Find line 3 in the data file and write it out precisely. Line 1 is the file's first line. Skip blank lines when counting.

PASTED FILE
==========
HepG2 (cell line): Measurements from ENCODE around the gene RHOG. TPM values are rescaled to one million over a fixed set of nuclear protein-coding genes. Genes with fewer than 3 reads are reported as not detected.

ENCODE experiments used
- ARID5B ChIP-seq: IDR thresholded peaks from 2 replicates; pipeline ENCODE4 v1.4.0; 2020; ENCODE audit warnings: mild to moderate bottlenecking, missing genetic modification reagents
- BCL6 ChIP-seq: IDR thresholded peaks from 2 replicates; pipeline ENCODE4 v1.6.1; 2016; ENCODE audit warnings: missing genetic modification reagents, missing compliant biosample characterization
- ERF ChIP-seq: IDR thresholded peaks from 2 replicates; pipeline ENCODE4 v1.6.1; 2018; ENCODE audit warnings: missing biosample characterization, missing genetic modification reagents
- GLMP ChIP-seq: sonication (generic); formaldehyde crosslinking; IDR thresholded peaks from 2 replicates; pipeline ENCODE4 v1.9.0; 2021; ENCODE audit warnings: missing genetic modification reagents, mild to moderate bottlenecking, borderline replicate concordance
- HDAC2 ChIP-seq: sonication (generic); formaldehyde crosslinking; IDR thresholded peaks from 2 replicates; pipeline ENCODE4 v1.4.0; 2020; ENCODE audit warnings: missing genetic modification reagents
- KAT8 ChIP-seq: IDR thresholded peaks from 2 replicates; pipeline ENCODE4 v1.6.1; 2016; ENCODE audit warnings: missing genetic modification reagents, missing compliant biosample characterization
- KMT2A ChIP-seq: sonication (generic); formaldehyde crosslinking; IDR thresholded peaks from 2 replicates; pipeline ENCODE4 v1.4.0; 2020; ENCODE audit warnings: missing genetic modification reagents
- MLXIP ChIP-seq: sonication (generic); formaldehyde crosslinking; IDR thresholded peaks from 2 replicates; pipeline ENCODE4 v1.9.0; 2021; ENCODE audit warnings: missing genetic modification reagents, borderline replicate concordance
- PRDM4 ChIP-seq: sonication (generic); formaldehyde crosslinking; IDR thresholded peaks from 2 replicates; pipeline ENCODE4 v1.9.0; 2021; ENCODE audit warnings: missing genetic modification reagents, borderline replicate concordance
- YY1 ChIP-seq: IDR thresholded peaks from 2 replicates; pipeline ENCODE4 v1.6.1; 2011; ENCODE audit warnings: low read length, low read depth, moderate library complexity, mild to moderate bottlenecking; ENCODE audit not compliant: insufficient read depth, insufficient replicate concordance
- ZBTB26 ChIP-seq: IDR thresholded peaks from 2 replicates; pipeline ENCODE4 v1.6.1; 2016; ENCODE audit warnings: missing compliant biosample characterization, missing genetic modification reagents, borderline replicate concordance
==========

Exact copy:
- ARID5B ChIP-seq: IDR thresholded peaks from 2 replicates; pipeline ENCODE4 v1.4.0; 2020; ENCODE audit warnings: mild to moderate bottlenecking, missing genetic modification reagents